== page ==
To Hell With the Hustle: Reclaiming Your Life in An Overworked, Overspent, and Overconnected World
New York Times bestselling author Jefferson Bethke delivers a call to resist our cultural worship of connectivity and achievement before we lose the essentials that make us distinctly and deeply human. Our culture makes constant demands of us. Do...
Available Now.50+ Available
You may also like
New York Times bestselling author Jefferson Bethke delivers a call to resist our cultural worship of connectivity and achievement before we lose the essentials that make us distinctly and deeply human.
Our culture makes constant demands of us. Do more. Accomplish more. Buy more. Post more. Tweet more. And in following those demands, we have indeed become more--more anxious, more tired, more hurt, more depressed, more frantic. What we are doing isn't working because, Jefferson Bethke argues, we have forgotten the fundamentals that make us human, the things that anchor our lives, providing us with roots and meaning.
In this highly anticipated new book, Jefferson Bethke delivers a wake-up call to resist our culture and embrace the slowness of Jesus. To stop doing and start becoming by proactively setting up boundaries in our lives and cultivating disciplines within them. He shows his readers how to find landmarks, anchors, and rhythms that provide depth and meaning and that push back against the demands of contemporary life. And he reveals that what the world teaches us to avoid at all costs--things such as silence, obscurity, solitude, and vulnerability--are the very things that can give us the meaning, depth, order, and the richness we are truly looking for.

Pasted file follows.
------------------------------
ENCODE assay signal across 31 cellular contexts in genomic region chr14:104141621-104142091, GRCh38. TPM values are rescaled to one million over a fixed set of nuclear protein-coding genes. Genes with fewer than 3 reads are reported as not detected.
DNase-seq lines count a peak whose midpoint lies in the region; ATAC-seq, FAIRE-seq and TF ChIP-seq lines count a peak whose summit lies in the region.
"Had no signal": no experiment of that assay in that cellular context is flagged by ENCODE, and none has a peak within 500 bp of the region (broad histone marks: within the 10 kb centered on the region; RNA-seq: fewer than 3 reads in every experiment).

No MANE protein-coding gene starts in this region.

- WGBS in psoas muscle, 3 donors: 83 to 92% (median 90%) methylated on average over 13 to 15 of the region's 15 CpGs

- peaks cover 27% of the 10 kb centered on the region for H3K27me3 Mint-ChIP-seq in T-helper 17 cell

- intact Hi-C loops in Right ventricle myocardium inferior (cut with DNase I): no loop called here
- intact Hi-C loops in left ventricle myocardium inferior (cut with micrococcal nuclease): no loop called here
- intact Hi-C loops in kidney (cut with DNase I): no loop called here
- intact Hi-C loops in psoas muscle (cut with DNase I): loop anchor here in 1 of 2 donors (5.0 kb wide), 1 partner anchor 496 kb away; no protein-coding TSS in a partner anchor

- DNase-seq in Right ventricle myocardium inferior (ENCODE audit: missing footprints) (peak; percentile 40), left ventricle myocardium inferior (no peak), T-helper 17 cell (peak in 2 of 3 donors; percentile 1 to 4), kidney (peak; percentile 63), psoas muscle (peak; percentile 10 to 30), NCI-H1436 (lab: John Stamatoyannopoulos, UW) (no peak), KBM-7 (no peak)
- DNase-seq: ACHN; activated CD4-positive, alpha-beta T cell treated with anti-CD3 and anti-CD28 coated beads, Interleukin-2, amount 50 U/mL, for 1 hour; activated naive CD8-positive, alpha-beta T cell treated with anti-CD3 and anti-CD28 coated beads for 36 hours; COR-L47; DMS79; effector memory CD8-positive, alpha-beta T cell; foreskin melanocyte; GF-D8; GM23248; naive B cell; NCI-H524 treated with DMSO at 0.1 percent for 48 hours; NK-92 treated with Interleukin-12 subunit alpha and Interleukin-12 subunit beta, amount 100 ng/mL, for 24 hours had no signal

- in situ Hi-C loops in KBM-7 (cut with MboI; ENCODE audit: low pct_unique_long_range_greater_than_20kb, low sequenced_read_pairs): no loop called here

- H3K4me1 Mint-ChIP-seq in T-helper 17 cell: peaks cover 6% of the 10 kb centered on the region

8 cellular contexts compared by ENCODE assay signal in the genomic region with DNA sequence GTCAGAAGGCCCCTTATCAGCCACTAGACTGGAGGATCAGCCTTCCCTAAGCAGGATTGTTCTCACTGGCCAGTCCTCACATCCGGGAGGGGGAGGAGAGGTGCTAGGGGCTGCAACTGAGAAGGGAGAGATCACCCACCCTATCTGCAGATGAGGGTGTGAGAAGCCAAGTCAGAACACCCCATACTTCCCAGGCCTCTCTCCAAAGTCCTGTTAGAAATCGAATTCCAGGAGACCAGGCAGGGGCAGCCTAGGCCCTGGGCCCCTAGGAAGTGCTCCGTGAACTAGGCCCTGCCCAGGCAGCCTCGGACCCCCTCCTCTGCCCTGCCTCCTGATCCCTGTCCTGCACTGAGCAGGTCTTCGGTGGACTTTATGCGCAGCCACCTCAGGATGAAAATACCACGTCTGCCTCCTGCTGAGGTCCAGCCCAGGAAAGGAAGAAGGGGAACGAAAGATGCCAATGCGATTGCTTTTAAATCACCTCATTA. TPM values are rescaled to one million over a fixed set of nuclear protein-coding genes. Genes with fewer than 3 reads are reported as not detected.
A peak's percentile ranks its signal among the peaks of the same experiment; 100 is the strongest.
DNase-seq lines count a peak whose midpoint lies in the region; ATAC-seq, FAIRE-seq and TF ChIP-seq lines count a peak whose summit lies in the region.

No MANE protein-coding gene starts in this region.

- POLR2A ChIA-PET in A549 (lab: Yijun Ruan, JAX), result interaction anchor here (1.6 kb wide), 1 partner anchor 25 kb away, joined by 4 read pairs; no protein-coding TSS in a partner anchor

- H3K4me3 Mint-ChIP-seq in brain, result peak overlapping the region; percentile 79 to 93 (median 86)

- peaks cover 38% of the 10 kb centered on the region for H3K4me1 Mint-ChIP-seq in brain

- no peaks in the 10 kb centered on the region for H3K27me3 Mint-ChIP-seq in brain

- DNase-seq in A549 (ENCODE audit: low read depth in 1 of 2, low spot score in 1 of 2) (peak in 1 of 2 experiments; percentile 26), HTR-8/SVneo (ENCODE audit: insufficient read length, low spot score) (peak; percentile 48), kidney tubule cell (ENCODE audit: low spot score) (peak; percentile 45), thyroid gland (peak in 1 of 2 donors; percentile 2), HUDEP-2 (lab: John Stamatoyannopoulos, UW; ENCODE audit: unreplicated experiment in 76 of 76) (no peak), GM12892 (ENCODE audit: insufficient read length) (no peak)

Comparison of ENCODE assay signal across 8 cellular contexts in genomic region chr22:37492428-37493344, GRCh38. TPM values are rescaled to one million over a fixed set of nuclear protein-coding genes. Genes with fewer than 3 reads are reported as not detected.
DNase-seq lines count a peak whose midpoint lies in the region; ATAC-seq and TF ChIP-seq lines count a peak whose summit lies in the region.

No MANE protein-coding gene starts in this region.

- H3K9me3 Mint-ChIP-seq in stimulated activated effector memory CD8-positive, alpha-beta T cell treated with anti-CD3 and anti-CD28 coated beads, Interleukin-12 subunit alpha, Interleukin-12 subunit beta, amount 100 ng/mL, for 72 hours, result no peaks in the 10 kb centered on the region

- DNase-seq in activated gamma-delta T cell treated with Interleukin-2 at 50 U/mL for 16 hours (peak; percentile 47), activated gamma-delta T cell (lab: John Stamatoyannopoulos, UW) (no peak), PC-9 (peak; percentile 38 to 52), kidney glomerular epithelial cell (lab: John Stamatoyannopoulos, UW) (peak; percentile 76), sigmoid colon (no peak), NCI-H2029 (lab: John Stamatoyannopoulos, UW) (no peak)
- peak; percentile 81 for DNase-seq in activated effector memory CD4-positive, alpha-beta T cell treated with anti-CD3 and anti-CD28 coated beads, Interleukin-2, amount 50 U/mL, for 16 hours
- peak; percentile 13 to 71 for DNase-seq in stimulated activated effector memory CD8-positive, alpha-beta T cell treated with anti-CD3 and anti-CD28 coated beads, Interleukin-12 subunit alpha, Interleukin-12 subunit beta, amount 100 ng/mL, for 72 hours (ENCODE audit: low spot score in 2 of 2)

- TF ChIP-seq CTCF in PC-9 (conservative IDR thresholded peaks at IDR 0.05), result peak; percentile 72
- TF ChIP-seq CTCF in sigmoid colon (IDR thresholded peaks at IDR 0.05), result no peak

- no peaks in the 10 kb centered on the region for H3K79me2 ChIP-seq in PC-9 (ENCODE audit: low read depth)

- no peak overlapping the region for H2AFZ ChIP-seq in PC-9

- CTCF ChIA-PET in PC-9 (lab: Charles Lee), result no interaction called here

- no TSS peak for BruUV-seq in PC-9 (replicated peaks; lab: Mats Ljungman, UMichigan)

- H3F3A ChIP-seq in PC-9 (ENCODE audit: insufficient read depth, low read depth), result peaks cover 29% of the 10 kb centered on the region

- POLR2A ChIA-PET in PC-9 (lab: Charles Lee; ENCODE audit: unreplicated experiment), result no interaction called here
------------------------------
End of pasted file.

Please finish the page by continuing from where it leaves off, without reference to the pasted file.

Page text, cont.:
Jefferson Bethke has a compelling story of overcoming a painful childhood of poverty and a broken home, and this gives him a unique perspective on the grace of God and the work of Jesus in his life and the lives of others. It s this perspective that has catapulted him into the national conversation regarding religion and spirituality, allowing his message to connect at a heart level with an audience ranging from atheists to nationally recognized religious leaders. C